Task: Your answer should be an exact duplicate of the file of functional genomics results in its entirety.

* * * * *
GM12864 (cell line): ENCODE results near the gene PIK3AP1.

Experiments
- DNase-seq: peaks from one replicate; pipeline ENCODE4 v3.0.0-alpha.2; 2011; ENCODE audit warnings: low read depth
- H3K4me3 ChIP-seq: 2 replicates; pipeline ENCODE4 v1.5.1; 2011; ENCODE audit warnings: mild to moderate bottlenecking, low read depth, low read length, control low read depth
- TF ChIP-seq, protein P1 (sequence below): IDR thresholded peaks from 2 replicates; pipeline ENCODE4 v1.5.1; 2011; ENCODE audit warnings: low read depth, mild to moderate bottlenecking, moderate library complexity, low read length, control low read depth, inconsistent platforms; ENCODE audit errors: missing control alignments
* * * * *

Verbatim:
GM12864 (cell line): ENCODE results near the gene PIK3AP1.

Experiments
- DNase-seq: peaks from one replicate; pipeline ENCODE4 v3.0.0-alpha.2; 2011; ENCODE audit warnings: low read depth
- H3K4me3 ChIP-seq: 2 replicates; pipeline ENCODE4 v1.5.1; 2011; ENCODE audit warnings: mild to moderate bottlenecking, low read depth, low read length, control low read depth
- TF ChIP-seq, protein P1 (sequence below): IDR thresholded peaks from 2 replicates; pipeline ENCODE4 v1.5.1; 2011; ENCODE audit warnings: low read depth, mild to moderate bottlenecking, moderate library complexity, low read length, control low read depth, inconsistent platforms; ENCODE audit errors: missing control alignments